Worker Safety and Health Guidelines for Use During National Emergency Incidents Receive OSHA Support

OSHA has announced its support for the Department of Homeland SecurityÆs (DHS) new National Response Plan (NRP). The plan includes a new Worker Safety and Health Annex, which provides guidelines for implementing worker safety and health support functions during national incidents, including acts of terrorism, major natural disasters, or man-made emergencies.

The Annex is designed to provide a consistent high level of protection for all organizations involved in nationally significant events. Proper management of responder safety and health could be beyond any one organization's capabilities due to the vast number of people who are involved in major disasters.

The Worker Safety and Health Annex (WSHA) provides for the coordination of Federal safety and health assets for proactive consideration of all potential hazards, and ensures availability and management of all safety resources needed by responders. Additionally, WSHA shares responder safety-related information and coordinates among Federal agencies, State, local, and tribal governments, and private-sector organizations involved in responses to nationally significant events.

The NRP establishes a unified and standardized approach within the United States for protecting citizens and managing homeland security incidents. As well, the NRP standardizes federal incident response actions by integrating existing and formerly disparate processes and establishes standardized training, organization, and communications procedures through the National Incident Management System (NIMS), and clearly identifies authority and leadership responsibilities.




OSHA Alliance Focuses on Reducing Ergonomic-Related Hazards in Poultry Industry

OSHA has joined forces with the National Chicken Council (NCC) and National Turkey Federation (NTF) to focus on safety and health issues, including reducing ergonomic-related hazards associated with poultry processing.

The Alliance unites NCC and NTF with the agency on efforts to provide information, guidance and access to training resources to ensure the safety and health of workers throughout the industry, with a particular emphasis on reducing and preventing exposure to ergonomic-related hazards.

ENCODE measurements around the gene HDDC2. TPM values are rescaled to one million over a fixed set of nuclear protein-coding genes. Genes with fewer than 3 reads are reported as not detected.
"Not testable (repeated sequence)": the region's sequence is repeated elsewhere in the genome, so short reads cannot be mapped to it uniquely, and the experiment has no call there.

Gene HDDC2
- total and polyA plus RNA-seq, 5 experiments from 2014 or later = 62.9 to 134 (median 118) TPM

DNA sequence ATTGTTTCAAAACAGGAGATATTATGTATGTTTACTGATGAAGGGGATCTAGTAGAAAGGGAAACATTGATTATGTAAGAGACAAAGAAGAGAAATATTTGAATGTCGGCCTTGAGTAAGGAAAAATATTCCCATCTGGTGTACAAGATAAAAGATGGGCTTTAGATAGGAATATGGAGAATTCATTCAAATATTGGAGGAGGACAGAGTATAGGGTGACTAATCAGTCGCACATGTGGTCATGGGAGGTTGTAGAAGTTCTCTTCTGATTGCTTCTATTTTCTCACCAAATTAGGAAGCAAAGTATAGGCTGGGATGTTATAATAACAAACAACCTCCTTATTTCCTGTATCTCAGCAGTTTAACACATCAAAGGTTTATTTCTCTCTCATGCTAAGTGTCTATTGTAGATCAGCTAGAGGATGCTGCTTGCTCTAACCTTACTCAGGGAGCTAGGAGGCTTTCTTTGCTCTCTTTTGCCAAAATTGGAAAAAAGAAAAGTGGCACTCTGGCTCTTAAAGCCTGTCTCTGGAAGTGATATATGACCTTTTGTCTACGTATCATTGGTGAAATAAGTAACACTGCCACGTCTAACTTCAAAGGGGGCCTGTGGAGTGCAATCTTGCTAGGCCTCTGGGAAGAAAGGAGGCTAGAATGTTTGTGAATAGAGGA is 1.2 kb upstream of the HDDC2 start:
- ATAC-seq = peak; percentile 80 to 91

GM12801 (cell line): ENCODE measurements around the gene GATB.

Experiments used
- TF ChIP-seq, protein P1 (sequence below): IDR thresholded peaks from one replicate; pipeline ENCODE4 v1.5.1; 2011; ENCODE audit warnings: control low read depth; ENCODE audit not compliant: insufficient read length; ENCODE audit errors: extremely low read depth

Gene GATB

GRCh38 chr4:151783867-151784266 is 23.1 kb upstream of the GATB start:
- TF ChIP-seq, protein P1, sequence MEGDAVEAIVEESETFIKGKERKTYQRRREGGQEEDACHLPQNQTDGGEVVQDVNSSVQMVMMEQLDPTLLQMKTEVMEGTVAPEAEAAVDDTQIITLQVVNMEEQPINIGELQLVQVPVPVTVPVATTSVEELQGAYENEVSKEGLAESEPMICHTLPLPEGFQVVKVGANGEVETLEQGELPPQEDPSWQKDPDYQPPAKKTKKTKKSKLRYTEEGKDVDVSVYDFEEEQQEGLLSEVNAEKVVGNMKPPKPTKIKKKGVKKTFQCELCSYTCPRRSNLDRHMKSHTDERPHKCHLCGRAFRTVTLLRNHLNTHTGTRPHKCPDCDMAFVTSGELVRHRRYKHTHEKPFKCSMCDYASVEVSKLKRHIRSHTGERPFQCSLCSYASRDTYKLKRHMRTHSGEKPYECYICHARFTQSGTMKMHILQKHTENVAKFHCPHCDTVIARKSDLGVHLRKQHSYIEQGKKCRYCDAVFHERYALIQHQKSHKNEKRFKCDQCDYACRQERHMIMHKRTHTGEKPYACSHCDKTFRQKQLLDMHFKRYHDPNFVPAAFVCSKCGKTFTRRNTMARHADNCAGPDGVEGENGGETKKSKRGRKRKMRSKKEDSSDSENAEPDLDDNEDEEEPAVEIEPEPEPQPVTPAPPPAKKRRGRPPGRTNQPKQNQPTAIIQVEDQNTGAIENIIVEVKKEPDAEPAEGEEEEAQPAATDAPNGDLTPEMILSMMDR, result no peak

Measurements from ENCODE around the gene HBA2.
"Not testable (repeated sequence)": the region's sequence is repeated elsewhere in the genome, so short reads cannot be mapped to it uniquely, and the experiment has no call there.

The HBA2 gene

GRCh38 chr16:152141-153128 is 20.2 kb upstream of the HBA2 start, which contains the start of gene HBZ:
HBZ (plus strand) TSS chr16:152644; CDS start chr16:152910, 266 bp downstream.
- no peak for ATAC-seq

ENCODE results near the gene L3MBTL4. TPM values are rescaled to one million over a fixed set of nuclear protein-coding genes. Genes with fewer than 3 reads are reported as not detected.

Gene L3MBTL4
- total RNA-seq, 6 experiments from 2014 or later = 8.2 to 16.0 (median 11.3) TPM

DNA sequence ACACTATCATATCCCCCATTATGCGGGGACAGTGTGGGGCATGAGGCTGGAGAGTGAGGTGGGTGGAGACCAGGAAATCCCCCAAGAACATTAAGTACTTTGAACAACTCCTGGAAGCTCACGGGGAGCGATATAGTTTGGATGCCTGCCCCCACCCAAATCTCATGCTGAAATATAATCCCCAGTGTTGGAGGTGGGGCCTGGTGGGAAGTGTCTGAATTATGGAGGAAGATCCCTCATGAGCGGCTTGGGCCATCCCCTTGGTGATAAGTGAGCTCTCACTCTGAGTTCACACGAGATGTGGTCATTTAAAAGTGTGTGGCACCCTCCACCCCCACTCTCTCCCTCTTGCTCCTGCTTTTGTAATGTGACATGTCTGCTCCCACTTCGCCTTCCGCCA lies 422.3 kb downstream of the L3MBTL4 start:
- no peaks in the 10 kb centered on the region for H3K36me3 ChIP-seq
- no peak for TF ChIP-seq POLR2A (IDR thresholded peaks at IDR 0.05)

OSHA noted that both organizations worked with the agency in the development of ergonomics guidelines for poultry processing. By continuing to draw on their combined expertise, positive strides can be made toward ensuring that workers in the poultry industry have a safe and healthy workplace environment.

OSHA and NCC/NTF will work together to develop training and education programs for the poultry industry on ergonomics techniques, program structure, and applications in the poultry industry. Information will then be disseminated in various languages through print and electronic media, including electronic assistance tools and links from the organization's individual websites. OSHA personnel and industry safety and health professionals will share information regarding NCC/NTF best practices or effective approaches, and then publicize it through OSHA or NCC/NTF developed materials, training programs, workshops, seminars and lectures.

The NCC represents the nation's chicken industry and addresses the interests of the industry with Congress and federal agencies. Members include chicken producers/processors, poultry distributors, and allied industry firms. The NTF is a national trade association for all segments of the turkey industry and develops education and information resources for the public and its members. NTF's members include growers, processors, hatchers, breeders, distributors, allied services and state associations.